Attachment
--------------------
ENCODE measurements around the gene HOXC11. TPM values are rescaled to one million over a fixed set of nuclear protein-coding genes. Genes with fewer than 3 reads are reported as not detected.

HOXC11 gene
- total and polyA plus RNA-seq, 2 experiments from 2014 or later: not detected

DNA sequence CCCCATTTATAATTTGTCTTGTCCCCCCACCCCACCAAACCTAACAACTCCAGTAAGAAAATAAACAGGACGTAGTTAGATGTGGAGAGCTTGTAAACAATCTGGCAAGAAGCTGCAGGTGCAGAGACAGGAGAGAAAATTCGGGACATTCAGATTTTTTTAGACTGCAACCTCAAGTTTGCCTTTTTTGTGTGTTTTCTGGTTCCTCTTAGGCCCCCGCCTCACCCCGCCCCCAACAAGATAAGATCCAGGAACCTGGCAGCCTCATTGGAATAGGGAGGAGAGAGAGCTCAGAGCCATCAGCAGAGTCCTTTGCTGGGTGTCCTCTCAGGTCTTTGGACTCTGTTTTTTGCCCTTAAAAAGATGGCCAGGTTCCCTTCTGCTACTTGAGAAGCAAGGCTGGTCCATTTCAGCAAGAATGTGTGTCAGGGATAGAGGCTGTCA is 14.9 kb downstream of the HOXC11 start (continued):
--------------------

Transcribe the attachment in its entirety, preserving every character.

ENCODE measurements around the gene HOXC11. TPM values are rescaled to one million over a fixed set of nuclear protein-coding genes. Genes with fewer than 3 reads are reported as not detected.

HOXC11 gene
- total and polyA plus RNA-seq, 2 experiments from 2014 or later: not detected

DNA sequence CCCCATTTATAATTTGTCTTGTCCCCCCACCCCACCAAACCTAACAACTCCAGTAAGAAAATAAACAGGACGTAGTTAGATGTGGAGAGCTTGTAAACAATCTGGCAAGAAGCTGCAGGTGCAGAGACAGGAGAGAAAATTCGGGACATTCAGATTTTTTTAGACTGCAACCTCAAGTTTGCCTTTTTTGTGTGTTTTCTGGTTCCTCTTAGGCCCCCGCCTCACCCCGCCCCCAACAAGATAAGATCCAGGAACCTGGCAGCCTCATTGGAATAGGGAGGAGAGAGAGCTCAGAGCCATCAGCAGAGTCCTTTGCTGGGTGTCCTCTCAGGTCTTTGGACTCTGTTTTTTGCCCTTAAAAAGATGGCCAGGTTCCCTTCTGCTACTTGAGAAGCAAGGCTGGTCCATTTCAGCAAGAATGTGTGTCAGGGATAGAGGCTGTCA is 14.9 kb downstream of the HOXC11 start (continued):